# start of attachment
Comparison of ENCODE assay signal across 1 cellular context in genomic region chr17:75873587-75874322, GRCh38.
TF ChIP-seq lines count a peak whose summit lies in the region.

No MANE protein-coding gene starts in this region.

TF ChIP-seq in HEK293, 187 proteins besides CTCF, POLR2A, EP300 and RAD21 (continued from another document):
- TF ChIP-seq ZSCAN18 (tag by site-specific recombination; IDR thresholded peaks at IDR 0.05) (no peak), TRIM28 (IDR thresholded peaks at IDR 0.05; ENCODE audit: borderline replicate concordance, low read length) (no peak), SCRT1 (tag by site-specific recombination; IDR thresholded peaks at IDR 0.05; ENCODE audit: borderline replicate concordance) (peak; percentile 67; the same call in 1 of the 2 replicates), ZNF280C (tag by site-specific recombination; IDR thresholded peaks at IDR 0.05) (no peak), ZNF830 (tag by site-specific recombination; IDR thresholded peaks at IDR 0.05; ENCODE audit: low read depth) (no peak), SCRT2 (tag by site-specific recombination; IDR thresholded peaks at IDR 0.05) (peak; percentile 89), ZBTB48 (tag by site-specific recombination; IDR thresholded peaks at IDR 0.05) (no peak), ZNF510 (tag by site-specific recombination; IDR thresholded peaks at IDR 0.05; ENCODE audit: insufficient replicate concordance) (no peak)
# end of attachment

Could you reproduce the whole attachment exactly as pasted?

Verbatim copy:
Comparison of ENCODE assay signal across 1 cellular context in genomic region chr17:75873587-75874322, GRCh38.
TF ChIP-seq lines count a peak whose summit lies in the region.

No MANE protein-coding gene starts in this region.

TF ChIP-seq in HEK293, 187 proteins besides CTCF, POLR2A, EP300 and RAD21 (continued from another document):
- TF ChIP-seq ZSCAN18 (tag by site-specific recombination; IDR thresholded peaks at IDR 0.05) (no peak), TRIM28 (IDR thresholded peaks at IDR 0.05; ENCODE audit: borderline replicate concordance, low read length) (no peak), SCRT1 (tag by site-specific recombination; IDR thresholded peaks at IDR 0.05; ENCODE audit: borderline replicate concordance) (peak; percentile 67; the same call in 1 of the 2 replicates), ZNF280C (tag by site-specific recombination; IDR thresholded peaks at IDR 0.05) (no peak), ZNF830 (tag by site-specific recombination; IDR thresholded peaks at IDR 0.05; ENCODE audit: low read depth) (no peak), SCRT2 (tag by site-specific recombination; IDR thresholded peaks at IDR 0.05) (peak; percentile 89), ZBTB48 (tag by site-specific recombination; IDR thresholded peaks at IDR 0.05) (no peak), ZNF510 (tag by site-specific recombination; IDR thresholded peaks at IDR 0.05; ENCODE audit: insufficient replicate concordance) (no peak)